Thursday, December 27, 2001

PERSON LOOMED LARGE IN SAVING SHELBY'S 6 SEATS

PERSON LOOMED LARGE IN SAVING SHELBY'S 6 SEATS

Posted By on Thu, Dec 27, 2001 at 4:00 AM

State Senator Curtis Person (R-Memphis) is a big man in more than one way. Impressively sized physically, the amiable Person (whose father, the late Curtis Person Sr., was a well-known amateur golfing champion and entrepreneur ) has been unopposed in his reelection bids since 1966. He chairs the Senate's Judiciary Committee, and exercises his considerable clout as quietly as he speaks.

Most recently, Person's influence was felt in the redistricting process. He served as chairman of the GOP's legislative redistricting committee, and, as he confided last week at the announcement for Shelby County Mayor of State Rep. Larry Scroggs (R-Germantown), whom he introduced), he was able to work out a formula whereby Shelby County would get to keep all six of its Senate seats after reapportionment. The deal, Person said then, had been signed off on by State Senator Jo Ann Graves (D-Gallatin),who chairs the full legislative redistricting committee, and Lt. Governor John Wilder (D-Somerville), the Senate's longtime presiding officer and a close Person ally.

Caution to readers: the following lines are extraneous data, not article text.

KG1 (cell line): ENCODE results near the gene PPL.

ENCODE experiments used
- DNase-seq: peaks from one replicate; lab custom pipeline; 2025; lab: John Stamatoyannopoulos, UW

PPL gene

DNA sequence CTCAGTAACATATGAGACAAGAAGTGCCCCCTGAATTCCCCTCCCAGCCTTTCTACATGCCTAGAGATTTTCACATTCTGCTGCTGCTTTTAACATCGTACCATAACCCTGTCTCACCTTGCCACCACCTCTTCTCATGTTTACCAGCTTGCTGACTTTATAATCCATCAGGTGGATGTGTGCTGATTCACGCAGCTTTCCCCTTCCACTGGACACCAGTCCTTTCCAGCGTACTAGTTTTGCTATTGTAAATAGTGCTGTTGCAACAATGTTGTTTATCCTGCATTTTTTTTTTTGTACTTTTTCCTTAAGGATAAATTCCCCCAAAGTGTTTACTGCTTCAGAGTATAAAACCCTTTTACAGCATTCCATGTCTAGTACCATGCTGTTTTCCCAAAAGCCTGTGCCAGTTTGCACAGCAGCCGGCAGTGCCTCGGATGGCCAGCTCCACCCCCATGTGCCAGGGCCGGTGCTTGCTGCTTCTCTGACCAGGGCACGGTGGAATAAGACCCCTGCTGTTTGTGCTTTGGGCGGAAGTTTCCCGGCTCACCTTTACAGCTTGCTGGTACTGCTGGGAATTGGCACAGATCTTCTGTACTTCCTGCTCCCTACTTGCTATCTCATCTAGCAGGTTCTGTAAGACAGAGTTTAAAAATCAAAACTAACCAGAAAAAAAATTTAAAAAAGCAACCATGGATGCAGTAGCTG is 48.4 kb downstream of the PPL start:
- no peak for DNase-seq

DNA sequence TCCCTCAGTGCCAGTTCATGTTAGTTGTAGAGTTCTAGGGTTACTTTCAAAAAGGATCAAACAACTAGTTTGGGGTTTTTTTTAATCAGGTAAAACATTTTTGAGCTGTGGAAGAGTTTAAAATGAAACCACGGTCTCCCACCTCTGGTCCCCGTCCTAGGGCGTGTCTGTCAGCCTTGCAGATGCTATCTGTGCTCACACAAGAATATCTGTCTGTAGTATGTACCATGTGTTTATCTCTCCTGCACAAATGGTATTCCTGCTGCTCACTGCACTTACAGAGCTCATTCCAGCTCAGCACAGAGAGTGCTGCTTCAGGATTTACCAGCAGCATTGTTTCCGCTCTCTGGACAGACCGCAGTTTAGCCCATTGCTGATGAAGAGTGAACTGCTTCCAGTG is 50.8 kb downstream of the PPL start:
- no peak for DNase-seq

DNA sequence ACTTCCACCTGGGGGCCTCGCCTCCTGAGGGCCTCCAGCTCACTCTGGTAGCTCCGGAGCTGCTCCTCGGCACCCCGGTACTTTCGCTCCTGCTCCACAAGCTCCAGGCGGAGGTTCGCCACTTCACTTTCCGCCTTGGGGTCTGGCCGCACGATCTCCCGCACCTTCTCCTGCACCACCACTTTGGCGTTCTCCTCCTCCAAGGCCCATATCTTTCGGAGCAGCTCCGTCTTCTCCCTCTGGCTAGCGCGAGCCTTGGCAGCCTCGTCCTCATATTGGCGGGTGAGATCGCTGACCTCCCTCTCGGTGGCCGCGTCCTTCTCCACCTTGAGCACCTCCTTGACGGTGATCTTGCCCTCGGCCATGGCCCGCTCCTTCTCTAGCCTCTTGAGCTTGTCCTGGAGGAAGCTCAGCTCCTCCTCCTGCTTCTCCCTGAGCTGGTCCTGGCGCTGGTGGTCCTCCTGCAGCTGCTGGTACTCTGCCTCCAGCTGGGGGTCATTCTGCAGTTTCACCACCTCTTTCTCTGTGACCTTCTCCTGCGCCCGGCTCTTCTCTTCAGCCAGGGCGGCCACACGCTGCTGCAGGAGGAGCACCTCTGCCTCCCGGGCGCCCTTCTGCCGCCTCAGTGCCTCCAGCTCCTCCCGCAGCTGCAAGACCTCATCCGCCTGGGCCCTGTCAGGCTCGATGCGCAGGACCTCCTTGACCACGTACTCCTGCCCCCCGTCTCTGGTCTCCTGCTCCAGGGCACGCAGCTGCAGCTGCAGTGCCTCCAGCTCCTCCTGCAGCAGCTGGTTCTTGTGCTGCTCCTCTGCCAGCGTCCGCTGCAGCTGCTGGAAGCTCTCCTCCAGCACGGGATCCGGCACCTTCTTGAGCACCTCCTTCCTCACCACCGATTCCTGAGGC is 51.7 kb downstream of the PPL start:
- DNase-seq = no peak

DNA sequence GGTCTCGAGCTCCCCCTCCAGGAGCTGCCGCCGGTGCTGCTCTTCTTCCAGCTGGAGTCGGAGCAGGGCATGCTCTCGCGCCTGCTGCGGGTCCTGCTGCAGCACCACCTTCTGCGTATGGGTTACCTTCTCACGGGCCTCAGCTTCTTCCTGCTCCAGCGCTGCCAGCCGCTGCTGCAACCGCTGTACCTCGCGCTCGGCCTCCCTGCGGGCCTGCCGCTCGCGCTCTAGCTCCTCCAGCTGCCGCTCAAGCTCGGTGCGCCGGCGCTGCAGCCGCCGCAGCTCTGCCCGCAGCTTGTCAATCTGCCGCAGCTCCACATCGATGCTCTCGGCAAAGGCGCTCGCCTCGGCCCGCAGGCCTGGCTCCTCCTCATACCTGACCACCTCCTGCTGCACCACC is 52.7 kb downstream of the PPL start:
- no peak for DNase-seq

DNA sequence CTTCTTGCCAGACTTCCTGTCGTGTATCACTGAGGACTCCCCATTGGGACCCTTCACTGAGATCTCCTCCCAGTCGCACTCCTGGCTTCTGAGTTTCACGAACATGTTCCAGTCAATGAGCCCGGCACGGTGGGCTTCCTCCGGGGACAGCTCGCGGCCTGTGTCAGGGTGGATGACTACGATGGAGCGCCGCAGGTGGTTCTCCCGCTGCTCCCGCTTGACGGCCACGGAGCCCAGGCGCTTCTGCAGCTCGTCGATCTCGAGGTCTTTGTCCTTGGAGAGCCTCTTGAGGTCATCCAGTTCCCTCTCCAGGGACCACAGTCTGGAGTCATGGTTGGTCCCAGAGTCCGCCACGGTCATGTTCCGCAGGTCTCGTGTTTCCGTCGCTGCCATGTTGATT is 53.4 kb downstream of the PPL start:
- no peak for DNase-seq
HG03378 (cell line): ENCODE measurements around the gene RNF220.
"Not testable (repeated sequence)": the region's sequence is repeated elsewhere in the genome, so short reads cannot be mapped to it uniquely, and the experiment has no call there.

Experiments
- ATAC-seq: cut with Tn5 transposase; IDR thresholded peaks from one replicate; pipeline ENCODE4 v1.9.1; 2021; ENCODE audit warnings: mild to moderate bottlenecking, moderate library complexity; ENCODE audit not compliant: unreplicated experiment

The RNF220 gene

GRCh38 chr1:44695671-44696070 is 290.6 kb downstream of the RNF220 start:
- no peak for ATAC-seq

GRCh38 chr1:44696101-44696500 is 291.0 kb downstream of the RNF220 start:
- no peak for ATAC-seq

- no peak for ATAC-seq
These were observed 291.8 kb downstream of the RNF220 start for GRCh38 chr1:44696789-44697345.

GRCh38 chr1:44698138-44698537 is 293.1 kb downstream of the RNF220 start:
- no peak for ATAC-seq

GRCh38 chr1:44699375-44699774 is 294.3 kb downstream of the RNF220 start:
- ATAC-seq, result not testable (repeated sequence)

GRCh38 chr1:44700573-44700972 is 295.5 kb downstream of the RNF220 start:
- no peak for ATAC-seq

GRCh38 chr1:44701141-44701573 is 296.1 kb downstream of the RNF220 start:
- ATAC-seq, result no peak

"I'll be going further east," acknowledged Person, whose base is in the Republican wards of East Memphis, "but Mark and I won't be in together, and he can continue to present Shelby County."

Which is to say, the long-presumed need to eliminate one of Shelby County's six Senate seats, a circumstance that almost surely would have required freshman Sen. Mark Norris (R-Collierville) to run in the same district as Person, has evaporated. The lines will be drawn so as to allow Person's district, as he indicated, to expand eastward, taking in part of Norris's present one, while the Collierville Senator's district, already representing parts of Fayette and Lauderdale counties, will expand even further into those reaches. But it will keep its anchor in east Shelby County.

The new Norris district, predominantly rural now, won't be a slam-dunk for the suburban senator to win in, but his reelection task will be considerably easier than it would have been if required to run against the venerable Person.

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